re: How Netflix Is Ruining Cloud Computing
Here's the tree response.
Cloud 1.0 vs. 2.0:
You say, "The specific IaaS provider used underneath, and whether you do this with public or private clouds is irrelevant to the architectural constructs we've explained." But of course, the Netflix contest has to do with your tools, not "architectural constructs" per se. And your tools are absolutely tied to a specific IaaS provider. And from an architectural perspective, while Netflix has done some awesome things, I think Zynga's architecture (including what they pay for what they get) is much more likely to be what best-practice enterprise cloud architectures look like in 5+ years. I don't know many cloud architects who are aware of the difference between Zynga and Netflix who would pick Netflix's implementation over Zynga's--again, largely because of the multi-cloud capabilities.
My point in bringing up the outages was not to imply that they were international or fatal; it was to point out that Netflix's cloud architecture is not perfect (not that any cloud architecture is, but always good to point this out), and that one can tie at least one outage to Netflix's specific architectural decision to embrace a proprietary service (ELB) when other, non-proprietary, more resilient options were available. I'm happy that Netflix won't repeat an outage due to that specific proprietary service, but the overall philosophy of choosing AWS services over open options that are more flexible and more resilient remains.
As long as you continue to force Netflix to use new and expanded Amazon-provided services over other options, you're creating a moving target that no other vendor will hit. The better path to take is: how should organizations design their architectures so that they can maintain portability and interoperability across multiple vendors, whereever possible? If, today, we wait for Google Compute Engine to be more widely available and tested, then shouldn't we be moving to abstraction layers for API communication, instead of doubling down and adopting more and more proprietary APIs? Perhaps AWS will release their API to the world and allow all businesses to use it openly, but they haven't yet, and so it's a very risky move to bet an architecture on AWS and any vendors (e.g., Eucalyptus) that AWS will bless. Perhaps what you're saying is that you'd be happy to see abstraction layers in the Netflix tools for working with other clouds, but *you're not actually saying that*. Please say that.
Thanks for the details on Edda; my knowledge was from reading what was easily available on github: "Why did we create Edda? ... if we see a host with an EC2 hostname that is causing problems on one of our API servers then we need to find out what that host is and what team is responsible, Edda allows us to do this." Edda sounds like a great tool to take multi-cloud--would you considering suggesting that as a theoretically good project for the contest (no guarantees on prizes)?
Your explanation of using Chef with AMInator makes a lot of sense in the "500 simultaneous instances" use case. Which is--you would admit--not a common circumstance amongst the people who use/will be using your cloud tools. And unfortunately, your first happy user of AMInator (on Twitter, at least) made over 25,000 Ubuntu AMIs with it--can you tell me why that would ever be a good architectural decision? AMInator strikes me as a tool like PHP or a GOTO statement--there are places where you should probably use them, but it's hard to argue that they should be part of any kind of "best practices" decision.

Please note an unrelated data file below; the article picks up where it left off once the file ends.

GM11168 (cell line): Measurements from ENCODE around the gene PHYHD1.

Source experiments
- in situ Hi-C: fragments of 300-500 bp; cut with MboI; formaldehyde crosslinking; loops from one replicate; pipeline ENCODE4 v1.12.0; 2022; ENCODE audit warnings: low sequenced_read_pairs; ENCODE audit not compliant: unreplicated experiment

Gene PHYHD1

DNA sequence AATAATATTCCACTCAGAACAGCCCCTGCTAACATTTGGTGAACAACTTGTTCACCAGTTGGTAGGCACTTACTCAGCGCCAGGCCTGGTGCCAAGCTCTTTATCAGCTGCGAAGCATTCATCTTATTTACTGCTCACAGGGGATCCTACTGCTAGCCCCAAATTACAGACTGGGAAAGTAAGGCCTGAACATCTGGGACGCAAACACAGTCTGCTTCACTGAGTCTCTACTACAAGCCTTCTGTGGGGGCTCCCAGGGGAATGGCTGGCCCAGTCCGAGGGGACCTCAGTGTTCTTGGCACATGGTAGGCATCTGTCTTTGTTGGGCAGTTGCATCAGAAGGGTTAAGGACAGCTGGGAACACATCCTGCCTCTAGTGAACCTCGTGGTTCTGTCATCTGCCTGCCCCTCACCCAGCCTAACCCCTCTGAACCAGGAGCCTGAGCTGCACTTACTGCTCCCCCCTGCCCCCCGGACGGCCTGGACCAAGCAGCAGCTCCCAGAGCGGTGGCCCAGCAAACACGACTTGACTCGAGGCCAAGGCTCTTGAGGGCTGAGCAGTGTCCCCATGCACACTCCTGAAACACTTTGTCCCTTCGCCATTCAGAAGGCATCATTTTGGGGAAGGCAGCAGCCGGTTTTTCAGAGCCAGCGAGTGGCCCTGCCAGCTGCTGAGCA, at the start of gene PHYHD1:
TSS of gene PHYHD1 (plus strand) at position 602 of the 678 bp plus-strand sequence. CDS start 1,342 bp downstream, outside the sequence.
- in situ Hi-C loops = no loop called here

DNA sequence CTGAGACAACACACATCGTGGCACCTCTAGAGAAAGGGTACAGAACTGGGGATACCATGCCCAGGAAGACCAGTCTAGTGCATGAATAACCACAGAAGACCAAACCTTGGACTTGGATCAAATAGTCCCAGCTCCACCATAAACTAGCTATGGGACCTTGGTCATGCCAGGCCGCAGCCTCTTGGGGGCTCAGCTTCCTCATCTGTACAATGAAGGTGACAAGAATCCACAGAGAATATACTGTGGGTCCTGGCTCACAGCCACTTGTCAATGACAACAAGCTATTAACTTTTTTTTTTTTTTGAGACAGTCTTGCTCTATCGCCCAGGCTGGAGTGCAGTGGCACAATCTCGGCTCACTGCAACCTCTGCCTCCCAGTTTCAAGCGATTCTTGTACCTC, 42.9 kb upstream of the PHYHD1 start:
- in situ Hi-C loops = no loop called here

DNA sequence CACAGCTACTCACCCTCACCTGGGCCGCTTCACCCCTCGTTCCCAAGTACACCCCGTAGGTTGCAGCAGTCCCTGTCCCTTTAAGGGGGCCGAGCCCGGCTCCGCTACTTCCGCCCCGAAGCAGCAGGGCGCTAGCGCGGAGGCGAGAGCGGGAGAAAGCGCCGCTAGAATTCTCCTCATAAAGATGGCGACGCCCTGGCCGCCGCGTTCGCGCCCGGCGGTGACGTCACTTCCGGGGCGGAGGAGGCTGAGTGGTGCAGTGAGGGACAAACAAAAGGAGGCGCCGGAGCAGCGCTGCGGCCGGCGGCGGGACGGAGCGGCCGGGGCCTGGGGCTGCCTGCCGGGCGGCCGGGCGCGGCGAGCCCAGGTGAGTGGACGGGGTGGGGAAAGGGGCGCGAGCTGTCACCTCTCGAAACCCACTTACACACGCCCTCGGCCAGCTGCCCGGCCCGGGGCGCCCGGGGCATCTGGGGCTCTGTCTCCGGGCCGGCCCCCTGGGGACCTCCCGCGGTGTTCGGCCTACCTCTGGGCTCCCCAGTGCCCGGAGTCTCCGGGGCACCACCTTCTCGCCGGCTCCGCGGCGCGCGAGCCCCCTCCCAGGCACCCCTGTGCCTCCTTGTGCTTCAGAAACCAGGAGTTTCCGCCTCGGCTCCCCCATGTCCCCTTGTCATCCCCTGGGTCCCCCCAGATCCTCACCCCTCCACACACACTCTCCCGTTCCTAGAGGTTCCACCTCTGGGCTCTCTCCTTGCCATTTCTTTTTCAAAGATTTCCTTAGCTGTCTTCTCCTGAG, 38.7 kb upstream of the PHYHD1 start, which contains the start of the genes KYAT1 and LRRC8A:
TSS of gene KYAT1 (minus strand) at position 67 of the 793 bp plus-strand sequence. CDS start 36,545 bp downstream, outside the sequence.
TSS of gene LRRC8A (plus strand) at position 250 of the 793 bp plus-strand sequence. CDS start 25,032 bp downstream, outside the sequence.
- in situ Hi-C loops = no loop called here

The fact that only one out of ten prizes involves portability, and the fact that you take such an expansive view of portability to include adding language support to an existing tool (which has NOTHING to do with cloud portability!), shows that you really think that cloud portability unimportant to Netflix. If Netflix wants to make that business decision, then fine. But I would argue that Netflix is a role model in the world, and has a lot of ears, and that it's just irresponsible for Netflix to lead the rest of the world on the same path.
To the extent that Netflix is trying to exploit open source in the same way many companies do--to share code in exchange for getting additional development for free--I have no issues. Go for it. But I have a problem in the way that Netflix's tools and architectural decisions are taken as THE reference architecture. I write here, and I wrote the piece, not to try to convince you, Adrian, to change the way Netflix does things. I would like you to the run the contest in such a way that it promotes portability and interoperability and make the judging panel less AWS-centric. But beyond that, I'm really writing these for those people out there considering whether Netflix's cloud architecture is something they should copy verbatim. (Don't!)
Heidi Roizen, an entrepreneur-turned-VC, put it this way: "I don't ask 'what happens if?' ... I ask 'what happens when?'"--meaning that there are certain things that we know will happen, and if we aren't thinking about them and planning for them, we're not thinking strategically enough. (One of her examples: "what happens when we have self-driving cars?") It is a certainty that we will have viable IaaS competitors to AWS. But the attitude that is embedded in the Netflix cloud tools--and from what I see of the contest today--is one that essentially says, "we will look nowhere but AWS." And there is no thing that has been said in response to my piece that says otherwise. In fact, you don't even address my quoting of you in different places where you have excluded other options by fiat, regardless of price or functionality.
And that is the problem.